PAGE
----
A child support order in Massachusetts or anywhere else in the United States may remain valid for a certain period of time. Typically, the child support order ends on a certain date or when the child becomes an adult. Once the child support order comes to an end, there is no need to pay it anymore.
Divorce can have many negative effects on families, but one of the worst comes from the failure of a non-custodial parent of a minor child to pay court-ordered child support. Under Massachusetts law, payments must be regular, paid on time and in the full amount. The majority of non-custodial parents meet this obligation, but for those who do not the state can enact penalties in a variety of ways. For continual and persistent violations, criminal charges may apply, but one of the most common and effective civil punishments is the addition of penalty interest on unpaid child support payments.
Couples who are contesting their divorce in Massachusetts may find child support to be one of their major concerns. Generally, the non-custodial parent pay the child support amount that covers the expenses for the basic, educational and medical needs of the child. The amount is decided by a court after considering the incomes of both parents. The child support money is usually paid through the Department of Revenue, and the amount is directly deducted from the non-custodial parent's income source.
According to the existing legal system, child support enforcement is a responsibility of the particular state. That means that most matters pertaining to child support in Massachusetts are under the jurisdiction of the Massachusetts courts. Child support enforcement tasks are carried out by Title IV-D agencies according to federal laws. However, in certain exceptional cases, federal laws may also apply. Those federal laws are mainly related to child support enforcement, especially in those cases where the amount of child support that the parent owes is a fairly large amount.
Child custody and child support are often the most contentious issues for divorcing spouses. Child support is often an ongoing dispute that continues until the children become adults. For unwed parents, child support can be an even thornier because support orders for a mother or father who is not married to the custodial parent can be tough to enforce. Massachusetts, however, has stringent laws against delinquent biological parents who fail to pay their support.
Springfield, Massachusetts, parents know the many expenses incurred when raising a child. Education, healthcare and everyday expenses are just a few of these expenses which often require a fair amount of money and both parents are responsible for ensuring that their child has a stable and comfortable life. This responsibility is somewhat altered for parents who are separated. Those children often rely on court-ordered child support from the non-custodial parent.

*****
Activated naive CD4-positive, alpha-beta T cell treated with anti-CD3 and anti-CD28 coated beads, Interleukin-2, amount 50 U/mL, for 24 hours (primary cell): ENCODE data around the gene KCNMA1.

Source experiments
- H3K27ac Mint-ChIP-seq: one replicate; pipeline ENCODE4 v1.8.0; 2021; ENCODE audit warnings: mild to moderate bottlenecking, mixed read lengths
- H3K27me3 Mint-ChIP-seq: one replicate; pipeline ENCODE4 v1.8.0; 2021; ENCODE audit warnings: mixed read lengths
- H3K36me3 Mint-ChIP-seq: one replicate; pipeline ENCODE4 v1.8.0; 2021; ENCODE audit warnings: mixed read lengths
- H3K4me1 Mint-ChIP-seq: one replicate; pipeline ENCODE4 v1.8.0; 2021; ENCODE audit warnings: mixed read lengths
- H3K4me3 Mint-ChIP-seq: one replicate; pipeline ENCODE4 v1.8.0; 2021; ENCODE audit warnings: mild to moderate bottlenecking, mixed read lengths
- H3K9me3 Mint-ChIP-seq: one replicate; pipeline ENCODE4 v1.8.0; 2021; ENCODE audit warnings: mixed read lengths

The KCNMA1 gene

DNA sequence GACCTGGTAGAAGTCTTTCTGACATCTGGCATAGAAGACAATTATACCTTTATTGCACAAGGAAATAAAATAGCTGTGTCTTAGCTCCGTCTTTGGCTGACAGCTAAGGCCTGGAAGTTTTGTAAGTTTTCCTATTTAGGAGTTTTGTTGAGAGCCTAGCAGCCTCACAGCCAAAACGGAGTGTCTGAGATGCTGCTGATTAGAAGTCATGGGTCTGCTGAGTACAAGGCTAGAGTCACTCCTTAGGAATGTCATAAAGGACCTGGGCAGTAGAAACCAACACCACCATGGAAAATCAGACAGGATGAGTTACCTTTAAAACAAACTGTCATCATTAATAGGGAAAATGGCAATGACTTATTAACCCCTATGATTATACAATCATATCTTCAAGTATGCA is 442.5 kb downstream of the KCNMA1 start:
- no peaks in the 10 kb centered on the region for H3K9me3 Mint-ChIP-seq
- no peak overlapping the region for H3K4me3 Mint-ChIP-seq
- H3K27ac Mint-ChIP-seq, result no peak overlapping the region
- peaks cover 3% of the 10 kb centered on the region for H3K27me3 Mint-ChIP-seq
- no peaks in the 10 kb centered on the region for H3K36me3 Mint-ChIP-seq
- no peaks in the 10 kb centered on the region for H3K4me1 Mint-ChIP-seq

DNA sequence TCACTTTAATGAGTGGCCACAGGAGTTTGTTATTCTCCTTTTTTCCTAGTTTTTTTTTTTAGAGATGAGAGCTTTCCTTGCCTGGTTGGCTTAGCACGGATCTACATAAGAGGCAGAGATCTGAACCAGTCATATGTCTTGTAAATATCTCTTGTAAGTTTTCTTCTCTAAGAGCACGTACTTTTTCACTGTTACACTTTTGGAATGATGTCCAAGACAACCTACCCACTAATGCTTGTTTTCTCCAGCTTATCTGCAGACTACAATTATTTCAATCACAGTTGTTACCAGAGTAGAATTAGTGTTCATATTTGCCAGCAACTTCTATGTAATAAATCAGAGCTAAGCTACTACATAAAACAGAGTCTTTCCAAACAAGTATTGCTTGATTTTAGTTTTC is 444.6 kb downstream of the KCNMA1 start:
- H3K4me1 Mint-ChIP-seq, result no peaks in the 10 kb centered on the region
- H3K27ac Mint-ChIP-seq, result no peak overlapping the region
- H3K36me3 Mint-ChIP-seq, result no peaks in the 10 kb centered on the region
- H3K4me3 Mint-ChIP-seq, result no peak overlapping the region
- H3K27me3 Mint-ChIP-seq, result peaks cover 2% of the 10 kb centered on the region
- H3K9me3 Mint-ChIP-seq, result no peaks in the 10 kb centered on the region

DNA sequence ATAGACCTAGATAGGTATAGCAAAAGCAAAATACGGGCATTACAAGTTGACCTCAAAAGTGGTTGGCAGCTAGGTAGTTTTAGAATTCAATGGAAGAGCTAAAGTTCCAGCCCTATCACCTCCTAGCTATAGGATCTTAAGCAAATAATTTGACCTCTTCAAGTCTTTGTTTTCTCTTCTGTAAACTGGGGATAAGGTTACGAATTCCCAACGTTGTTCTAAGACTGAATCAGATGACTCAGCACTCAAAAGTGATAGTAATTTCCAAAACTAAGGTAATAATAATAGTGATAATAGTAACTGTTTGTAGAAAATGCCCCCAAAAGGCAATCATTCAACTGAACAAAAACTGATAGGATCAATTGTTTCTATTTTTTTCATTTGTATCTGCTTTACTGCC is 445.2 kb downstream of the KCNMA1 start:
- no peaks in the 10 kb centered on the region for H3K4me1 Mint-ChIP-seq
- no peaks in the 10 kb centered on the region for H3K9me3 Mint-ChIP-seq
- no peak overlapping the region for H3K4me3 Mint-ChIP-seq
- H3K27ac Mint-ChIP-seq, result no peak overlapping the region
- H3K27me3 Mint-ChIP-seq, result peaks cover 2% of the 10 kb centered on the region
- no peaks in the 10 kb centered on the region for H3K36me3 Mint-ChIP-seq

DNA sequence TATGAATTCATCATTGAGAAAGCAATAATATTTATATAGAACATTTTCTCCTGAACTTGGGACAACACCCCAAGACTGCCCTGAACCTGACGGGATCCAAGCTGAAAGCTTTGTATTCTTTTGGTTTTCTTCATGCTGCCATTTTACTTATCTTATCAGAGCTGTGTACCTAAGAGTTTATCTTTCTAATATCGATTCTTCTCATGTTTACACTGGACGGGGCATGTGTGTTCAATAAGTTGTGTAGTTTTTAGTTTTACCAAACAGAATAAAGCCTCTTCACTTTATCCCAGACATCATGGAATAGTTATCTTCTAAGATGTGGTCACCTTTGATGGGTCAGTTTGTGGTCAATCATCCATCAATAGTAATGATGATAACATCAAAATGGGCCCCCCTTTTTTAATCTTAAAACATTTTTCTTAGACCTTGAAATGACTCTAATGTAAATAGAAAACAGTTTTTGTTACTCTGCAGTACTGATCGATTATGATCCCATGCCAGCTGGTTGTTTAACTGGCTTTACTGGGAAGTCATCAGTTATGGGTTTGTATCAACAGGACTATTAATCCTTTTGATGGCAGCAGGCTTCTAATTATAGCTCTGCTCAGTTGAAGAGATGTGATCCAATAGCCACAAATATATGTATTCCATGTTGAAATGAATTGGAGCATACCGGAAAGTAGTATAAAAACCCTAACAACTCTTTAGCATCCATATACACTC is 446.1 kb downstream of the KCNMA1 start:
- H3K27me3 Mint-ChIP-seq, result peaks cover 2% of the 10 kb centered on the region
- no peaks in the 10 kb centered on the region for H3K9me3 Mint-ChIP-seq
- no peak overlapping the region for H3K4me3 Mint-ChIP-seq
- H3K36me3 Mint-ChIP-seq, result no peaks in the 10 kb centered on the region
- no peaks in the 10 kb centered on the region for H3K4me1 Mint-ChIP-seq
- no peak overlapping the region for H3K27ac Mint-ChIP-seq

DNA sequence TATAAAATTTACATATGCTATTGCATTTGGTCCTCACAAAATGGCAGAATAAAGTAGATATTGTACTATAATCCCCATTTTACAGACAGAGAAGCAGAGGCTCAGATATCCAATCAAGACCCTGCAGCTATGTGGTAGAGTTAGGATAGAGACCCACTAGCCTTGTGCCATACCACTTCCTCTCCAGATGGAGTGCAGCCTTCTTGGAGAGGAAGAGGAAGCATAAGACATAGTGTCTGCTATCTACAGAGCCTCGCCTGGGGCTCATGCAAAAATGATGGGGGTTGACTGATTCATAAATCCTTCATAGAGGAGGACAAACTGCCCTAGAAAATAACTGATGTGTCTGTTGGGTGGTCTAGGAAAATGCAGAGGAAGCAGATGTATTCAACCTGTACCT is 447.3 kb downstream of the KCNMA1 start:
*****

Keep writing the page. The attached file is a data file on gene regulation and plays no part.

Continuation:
Being the first state in the nation to legalize gay marriages, family law in Massachusetts is among the most progressive in the nation. However, statistics state that as many as nearly half of all marriages in the United States end in divorce. The dissolution of a marriage can be an emotionally taxing affair and a stressful time for all parties involved.
According to available statistics, there has been a sharp rise in divorce cases throughout United States, and Massachusetts is no exception. As parents engage in a war of words, children may fear that their cloak of security is being lifted away. Children may ask themselves, "Where will I live and who will support me?" These same questions are asked by parents as well because, in many U.S. states, child custody is usually given to one parent while the other is expected to pay child support.
Divorce can bring with it a lot of uncertainties. A divorcing couple in Massachusetts, or anywhere else in the country, may have a plethora of concerns when they decide to go their separate ways. These concerns include child support, child custody and spousal support. A couple may also worry about child visitation after a divorce. Amidst these uncertainties, one definitely needs the support of an experienced attorney.
Most Massachusetts couples would agree that divorce typically comes as a shock to children. While spouses fight it out in court, children are often left feeling emotionally insecure. For older children, the prospect of financial insecurity may also loom large as they are unsure about who will pay their school fees, medical bills, and everyday expenses. In the best interest of the child, courts may give child custody to one parent and order that child support be paid by the other. Sadly, some parents do not fulfill their part of the deal and default on child support payments.